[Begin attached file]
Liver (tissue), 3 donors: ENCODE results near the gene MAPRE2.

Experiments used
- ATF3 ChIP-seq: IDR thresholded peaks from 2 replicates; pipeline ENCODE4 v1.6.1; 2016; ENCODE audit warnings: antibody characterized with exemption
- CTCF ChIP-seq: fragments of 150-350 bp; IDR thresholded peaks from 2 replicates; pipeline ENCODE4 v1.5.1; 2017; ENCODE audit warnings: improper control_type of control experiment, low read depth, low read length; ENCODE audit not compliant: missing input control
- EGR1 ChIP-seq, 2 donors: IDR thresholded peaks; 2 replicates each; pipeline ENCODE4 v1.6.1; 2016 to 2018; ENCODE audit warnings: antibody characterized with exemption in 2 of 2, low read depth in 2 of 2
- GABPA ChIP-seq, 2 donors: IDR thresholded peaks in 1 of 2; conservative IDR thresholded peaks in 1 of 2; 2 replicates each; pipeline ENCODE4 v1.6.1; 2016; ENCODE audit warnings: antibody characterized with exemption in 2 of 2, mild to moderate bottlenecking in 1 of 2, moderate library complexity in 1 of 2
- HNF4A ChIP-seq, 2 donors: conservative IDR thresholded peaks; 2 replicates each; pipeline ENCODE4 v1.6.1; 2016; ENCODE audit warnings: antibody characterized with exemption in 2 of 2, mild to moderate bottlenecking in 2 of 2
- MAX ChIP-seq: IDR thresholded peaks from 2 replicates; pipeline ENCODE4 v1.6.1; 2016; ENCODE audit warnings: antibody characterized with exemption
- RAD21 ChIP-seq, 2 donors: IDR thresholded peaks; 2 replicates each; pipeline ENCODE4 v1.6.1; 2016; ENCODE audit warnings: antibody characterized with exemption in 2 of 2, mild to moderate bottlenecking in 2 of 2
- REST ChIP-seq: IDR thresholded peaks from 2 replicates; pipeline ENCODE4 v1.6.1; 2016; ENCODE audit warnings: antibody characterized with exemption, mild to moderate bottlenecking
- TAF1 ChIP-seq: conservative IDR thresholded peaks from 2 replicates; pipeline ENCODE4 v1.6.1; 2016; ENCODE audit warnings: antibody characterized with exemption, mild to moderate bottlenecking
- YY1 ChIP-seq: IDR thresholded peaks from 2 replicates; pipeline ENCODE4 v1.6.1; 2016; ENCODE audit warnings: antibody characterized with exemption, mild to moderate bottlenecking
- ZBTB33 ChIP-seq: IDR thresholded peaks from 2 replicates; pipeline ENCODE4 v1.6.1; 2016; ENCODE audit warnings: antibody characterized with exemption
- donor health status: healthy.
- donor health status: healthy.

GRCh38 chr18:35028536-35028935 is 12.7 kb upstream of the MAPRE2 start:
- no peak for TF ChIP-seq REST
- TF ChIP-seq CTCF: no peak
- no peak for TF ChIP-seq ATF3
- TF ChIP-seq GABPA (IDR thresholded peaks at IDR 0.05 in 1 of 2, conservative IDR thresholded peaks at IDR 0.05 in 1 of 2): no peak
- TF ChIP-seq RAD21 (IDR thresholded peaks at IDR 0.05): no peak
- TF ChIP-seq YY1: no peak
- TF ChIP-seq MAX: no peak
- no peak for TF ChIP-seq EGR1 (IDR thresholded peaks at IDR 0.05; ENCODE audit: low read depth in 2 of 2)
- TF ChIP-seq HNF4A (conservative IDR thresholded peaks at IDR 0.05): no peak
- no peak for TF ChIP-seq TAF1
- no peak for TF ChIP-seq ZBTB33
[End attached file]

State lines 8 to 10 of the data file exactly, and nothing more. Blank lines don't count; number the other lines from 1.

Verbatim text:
- MAX ChIP-seq: IDR thresholded peaks from 2 replicates; pipeline ENCODE4 v1.6.1; 2016; ENCODE audit warnings: antibody characterized with exemption
- RAD21 ChIP-seq, 2 donors: IDR thresholded peaks; 2 replicates each; pipeline ENCODE4 v1.6.1; 2016; ENCODE audit warnings: antibody characterized with exemption in 2 of 2, mild to moderate bottlenecking in 2 of 2
- REST ChIP-seq: IDR thresholded peaks from 2 replicates; pipeline ENCODE4 v1.6.1; 2016; ENCODE audit warnings: antibody characterized with exemption, mild to moderate bottlenecking